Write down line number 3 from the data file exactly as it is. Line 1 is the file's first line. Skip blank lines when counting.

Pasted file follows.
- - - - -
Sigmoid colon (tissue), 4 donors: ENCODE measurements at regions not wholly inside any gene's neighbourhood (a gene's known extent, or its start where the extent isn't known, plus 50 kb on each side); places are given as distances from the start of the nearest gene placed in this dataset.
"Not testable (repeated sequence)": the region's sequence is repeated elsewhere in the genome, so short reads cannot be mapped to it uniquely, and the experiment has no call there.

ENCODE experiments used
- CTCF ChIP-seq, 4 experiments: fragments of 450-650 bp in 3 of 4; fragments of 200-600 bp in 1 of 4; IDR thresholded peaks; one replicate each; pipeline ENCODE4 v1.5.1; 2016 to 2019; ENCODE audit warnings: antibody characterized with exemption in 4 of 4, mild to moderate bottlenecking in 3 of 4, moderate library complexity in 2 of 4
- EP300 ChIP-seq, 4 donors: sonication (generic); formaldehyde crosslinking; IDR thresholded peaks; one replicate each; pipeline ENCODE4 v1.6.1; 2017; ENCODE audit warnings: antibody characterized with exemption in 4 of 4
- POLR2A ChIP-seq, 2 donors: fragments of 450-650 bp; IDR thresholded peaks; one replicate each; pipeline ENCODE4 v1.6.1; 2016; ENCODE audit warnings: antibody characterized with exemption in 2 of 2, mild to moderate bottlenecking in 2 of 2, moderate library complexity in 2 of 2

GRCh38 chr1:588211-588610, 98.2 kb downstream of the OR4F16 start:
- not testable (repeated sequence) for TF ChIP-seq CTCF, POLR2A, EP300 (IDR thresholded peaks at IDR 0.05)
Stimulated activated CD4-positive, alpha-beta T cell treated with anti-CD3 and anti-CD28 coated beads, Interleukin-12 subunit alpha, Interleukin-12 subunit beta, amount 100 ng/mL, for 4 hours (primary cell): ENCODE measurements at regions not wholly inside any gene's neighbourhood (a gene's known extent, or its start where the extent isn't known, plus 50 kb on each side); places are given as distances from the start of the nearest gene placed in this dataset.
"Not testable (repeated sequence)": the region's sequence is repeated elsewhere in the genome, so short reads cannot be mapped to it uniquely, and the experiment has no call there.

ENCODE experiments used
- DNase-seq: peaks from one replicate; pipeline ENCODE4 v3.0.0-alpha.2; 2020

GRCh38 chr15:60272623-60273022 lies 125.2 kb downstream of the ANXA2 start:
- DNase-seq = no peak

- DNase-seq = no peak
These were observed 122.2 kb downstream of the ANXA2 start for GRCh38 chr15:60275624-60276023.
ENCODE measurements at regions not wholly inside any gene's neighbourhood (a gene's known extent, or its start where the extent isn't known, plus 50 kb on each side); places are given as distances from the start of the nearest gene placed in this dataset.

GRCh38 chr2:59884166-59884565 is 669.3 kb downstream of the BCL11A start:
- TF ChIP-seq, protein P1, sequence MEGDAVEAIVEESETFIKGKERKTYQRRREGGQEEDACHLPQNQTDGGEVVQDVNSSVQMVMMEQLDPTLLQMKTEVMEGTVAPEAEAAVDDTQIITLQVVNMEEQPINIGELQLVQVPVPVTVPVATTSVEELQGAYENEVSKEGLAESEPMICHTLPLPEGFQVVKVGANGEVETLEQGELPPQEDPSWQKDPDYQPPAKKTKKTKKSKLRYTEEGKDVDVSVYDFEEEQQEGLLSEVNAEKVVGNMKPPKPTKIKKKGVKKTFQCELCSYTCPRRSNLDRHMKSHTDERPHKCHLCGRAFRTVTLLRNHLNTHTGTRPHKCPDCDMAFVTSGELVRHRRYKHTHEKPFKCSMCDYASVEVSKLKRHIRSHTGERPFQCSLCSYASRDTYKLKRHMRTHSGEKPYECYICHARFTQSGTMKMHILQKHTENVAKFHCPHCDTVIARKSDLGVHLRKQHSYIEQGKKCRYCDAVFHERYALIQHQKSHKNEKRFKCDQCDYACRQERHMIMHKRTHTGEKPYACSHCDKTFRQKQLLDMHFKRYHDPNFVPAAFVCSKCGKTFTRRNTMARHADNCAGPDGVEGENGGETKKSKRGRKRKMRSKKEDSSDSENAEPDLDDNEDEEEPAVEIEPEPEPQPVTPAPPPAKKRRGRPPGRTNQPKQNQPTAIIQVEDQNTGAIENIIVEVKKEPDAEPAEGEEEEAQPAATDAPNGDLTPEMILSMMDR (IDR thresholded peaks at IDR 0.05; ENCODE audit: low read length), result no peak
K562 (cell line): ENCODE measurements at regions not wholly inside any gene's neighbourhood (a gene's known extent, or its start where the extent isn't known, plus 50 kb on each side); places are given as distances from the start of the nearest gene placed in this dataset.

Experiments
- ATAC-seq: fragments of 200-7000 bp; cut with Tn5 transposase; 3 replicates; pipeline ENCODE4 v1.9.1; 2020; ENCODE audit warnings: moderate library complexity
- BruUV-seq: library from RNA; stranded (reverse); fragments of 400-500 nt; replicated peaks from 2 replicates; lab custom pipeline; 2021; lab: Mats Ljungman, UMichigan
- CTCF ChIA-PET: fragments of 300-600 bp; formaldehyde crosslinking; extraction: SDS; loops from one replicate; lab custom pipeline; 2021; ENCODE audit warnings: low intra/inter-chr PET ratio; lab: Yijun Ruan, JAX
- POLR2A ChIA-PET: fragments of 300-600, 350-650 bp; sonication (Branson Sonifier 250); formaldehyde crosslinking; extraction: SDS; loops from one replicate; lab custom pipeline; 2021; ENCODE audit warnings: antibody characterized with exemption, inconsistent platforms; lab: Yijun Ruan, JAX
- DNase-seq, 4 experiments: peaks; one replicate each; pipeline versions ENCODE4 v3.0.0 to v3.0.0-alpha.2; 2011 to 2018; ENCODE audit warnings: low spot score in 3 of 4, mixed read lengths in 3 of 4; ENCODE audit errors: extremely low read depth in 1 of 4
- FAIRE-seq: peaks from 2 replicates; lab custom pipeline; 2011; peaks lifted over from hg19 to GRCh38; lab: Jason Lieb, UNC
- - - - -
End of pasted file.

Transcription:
ENCODE experiments used